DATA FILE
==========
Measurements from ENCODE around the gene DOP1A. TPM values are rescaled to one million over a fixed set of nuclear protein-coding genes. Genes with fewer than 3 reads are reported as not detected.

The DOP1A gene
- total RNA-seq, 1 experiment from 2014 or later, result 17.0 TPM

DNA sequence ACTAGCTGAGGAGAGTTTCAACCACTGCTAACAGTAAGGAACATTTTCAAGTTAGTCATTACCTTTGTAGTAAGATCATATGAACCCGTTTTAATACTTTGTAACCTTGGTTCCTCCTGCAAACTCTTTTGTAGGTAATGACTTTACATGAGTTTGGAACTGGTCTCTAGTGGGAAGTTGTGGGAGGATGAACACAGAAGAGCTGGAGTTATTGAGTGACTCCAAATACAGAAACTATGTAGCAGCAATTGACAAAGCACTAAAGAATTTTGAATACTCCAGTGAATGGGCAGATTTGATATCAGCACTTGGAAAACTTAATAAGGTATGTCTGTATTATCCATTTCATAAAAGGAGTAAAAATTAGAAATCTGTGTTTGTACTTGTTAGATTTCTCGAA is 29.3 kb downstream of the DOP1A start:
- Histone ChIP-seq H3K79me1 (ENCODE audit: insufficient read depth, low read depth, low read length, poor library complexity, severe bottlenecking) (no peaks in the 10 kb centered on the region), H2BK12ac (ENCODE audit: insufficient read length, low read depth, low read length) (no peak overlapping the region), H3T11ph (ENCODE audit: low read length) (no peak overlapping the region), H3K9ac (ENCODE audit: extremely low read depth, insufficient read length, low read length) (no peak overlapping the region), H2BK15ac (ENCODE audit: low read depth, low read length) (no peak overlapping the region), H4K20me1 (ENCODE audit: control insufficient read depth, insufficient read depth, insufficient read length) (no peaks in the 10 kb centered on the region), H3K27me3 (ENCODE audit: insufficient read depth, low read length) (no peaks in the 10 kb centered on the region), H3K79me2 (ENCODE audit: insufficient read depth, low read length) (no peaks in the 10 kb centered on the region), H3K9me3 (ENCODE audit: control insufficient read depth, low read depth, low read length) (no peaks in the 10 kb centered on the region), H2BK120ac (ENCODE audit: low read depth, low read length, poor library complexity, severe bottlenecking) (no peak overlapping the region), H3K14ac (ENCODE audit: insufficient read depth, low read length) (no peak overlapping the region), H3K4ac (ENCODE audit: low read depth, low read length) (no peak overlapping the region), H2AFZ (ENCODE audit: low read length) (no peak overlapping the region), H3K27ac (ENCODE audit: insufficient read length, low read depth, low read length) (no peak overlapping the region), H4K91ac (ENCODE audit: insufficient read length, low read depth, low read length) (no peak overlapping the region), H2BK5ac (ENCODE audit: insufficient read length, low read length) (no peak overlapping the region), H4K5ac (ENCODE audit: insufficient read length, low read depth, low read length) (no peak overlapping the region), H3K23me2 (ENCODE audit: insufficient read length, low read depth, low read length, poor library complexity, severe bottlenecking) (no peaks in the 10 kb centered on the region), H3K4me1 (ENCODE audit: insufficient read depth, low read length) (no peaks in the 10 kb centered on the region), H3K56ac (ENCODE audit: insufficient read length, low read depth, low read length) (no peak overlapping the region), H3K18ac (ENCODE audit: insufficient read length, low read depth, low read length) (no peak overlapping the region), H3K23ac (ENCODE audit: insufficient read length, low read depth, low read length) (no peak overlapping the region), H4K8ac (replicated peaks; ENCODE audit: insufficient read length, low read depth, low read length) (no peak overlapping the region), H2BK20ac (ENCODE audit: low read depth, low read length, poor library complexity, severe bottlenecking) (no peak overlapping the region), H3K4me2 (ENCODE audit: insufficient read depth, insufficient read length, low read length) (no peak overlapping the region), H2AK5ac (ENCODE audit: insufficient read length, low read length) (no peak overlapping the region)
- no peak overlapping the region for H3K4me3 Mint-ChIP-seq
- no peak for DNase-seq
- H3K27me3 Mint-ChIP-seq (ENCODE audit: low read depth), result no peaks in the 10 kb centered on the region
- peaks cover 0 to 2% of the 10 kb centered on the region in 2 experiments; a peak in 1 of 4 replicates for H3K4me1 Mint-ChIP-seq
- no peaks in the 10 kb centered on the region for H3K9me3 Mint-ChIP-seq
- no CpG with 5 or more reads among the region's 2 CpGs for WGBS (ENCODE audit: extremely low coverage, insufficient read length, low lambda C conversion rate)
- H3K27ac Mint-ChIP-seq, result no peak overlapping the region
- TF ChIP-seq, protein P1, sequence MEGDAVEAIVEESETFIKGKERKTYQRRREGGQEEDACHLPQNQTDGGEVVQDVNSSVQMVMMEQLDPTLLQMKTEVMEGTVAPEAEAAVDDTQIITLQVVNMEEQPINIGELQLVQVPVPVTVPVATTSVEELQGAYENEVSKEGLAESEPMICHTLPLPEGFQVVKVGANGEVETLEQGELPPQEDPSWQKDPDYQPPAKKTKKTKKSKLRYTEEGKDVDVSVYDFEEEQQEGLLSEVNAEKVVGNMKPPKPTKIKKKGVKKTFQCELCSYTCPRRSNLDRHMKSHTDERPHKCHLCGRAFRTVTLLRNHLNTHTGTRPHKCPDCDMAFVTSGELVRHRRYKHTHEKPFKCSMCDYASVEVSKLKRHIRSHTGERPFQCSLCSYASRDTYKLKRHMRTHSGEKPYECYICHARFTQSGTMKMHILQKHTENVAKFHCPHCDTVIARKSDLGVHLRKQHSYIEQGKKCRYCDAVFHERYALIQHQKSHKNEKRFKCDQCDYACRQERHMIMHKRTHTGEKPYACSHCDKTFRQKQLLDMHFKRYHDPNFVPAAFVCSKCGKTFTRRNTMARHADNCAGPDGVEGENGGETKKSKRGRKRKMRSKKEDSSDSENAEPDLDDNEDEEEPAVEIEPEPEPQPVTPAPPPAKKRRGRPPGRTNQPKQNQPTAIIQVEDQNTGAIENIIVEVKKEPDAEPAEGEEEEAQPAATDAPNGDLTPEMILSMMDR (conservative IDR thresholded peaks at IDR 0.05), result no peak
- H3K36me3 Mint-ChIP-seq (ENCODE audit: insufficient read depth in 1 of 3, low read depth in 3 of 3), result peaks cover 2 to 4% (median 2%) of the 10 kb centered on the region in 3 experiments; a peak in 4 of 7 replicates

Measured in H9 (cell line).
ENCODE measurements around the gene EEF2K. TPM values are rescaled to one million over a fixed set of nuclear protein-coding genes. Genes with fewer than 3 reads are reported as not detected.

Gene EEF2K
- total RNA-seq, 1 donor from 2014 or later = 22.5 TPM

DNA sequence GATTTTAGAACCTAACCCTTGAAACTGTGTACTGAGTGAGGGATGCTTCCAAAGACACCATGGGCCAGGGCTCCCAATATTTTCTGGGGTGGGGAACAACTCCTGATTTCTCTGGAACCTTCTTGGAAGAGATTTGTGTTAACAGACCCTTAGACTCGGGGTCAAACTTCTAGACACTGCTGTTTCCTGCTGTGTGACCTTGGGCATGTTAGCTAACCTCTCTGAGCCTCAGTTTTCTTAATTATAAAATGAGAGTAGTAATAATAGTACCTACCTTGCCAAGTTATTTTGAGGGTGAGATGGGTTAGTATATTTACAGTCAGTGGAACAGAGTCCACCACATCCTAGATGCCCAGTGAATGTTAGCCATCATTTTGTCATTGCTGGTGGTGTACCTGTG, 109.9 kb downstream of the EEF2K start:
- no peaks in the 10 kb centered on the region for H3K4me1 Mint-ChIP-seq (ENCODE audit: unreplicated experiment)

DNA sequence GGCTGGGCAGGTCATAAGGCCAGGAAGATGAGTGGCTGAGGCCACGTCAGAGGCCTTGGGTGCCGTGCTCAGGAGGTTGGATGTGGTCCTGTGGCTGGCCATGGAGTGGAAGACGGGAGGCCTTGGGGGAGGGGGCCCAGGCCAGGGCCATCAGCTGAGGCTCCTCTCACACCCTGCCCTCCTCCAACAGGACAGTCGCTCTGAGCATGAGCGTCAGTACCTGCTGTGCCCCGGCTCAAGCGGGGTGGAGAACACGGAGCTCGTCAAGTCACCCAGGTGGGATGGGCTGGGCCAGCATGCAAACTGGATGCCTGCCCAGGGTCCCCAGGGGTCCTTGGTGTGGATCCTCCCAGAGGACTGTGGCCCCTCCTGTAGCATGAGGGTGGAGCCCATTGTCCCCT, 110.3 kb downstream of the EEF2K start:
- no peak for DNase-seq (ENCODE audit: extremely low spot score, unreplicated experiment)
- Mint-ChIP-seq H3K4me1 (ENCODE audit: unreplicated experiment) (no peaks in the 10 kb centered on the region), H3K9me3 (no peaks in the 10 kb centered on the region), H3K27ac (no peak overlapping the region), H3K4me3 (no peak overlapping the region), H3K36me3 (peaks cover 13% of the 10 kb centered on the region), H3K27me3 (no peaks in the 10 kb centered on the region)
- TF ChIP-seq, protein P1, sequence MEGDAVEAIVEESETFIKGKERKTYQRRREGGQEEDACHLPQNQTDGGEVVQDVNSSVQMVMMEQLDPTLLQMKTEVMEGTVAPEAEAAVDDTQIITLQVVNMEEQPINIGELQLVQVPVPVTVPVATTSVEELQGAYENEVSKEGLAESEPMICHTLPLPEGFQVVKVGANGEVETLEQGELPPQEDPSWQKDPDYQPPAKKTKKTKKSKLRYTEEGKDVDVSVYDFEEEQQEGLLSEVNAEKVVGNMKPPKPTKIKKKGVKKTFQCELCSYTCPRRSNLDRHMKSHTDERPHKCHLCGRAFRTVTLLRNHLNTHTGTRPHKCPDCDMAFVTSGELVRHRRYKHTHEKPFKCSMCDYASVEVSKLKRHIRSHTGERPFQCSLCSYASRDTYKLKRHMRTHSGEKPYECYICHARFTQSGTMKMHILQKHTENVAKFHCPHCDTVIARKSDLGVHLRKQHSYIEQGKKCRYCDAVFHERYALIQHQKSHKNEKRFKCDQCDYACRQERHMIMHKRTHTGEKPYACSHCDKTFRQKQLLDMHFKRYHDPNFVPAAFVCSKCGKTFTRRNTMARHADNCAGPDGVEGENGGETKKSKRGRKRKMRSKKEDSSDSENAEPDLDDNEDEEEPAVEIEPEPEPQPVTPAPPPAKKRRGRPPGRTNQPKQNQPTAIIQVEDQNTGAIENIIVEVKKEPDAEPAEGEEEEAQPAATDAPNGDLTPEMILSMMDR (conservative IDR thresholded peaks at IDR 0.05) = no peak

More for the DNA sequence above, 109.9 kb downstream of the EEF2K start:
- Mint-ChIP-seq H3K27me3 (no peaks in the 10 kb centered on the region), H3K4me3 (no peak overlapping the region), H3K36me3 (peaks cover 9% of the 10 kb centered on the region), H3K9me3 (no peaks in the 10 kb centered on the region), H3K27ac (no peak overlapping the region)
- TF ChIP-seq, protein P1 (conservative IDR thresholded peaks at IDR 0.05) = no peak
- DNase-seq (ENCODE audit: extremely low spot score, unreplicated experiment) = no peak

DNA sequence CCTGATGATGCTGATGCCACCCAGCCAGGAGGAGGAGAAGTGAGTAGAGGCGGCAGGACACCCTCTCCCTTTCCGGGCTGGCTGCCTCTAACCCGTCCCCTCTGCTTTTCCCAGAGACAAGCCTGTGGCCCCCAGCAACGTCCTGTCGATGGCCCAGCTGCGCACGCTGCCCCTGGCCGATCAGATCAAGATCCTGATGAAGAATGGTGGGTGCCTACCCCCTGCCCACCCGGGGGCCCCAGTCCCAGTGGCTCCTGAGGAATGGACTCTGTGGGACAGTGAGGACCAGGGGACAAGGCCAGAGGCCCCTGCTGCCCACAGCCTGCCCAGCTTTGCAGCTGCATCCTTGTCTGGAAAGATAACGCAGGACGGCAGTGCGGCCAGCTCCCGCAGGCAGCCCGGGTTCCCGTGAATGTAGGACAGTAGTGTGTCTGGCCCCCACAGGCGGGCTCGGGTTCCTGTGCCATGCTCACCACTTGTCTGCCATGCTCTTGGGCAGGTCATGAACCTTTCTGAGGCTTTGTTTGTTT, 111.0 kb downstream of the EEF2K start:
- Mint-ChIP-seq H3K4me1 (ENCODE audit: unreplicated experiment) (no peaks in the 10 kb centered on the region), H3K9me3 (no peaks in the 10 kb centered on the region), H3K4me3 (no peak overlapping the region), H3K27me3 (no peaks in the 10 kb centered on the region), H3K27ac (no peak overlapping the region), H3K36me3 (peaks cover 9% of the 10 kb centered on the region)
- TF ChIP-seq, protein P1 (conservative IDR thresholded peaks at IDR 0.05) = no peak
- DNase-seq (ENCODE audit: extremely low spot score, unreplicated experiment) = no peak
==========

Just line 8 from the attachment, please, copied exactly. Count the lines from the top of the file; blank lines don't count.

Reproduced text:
- H3K27me3 Mint-ChIP-seq (ENCODE audit: low read depth), result no peaks in the 10 kb centered on the region